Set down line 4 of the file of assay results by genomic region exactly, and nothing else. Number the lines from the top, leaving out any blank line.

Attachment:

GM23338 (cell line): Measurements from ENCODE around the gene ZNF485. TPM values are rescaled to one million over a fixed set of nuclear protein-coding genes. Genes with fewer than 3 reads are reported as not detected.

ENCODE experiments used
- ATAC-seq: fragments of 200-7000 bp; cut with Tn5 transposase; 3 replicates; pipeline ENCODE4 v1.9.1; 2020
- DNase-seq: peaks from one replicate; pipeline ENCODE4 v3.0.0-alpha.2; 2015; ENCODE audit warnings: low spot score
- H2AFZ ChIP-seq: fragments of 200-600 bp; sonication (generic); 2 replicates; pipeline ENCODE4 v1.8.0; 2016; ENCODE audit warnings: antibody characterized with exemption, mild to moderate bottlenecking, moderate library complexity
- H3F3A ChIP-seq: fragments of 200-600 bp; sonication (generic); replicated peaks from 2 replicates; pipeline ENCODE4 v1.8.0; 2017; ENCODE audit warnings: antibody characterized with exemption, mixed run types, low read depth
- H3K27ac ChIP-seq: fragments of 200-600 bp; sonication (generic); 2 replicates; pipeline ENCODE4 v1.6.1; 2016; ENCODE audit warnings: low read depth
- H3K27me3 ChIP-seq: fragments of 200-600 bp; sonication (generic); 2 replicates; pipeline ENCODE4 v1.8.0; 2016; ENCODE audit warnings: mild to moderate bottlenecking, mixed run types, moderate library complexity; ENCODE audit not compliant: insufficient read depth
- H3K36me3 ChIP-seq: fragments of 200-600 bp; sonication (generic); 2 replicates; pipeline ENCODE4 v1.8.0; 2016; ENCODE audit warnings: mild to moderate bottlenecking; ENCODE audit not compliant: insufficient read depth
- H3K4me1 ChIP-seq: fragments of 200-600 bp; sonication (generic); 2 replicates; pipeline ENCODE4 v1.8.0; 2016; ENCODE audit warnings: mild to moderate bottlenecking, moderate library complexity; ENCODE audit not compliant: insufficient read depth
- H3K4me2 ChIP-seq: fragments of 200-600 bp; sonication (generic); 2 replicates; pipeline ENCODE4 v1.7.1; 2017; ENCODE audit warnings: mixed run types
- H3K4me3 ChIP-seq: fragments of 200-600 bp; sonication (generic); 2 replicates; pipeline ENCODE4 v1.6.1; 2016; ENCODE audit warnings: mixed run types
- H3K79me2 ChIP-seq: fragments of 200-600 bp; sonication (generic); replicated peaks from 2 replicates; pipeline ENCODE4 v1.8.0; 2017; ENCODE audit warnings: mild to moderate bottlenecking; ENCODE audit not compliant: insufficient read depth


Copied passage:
- DNase-seq: peaks from one replicate; pipeline ENCODE4 v3.0.0-alpha.2; 2015; ENCODE audit warnings: low spot score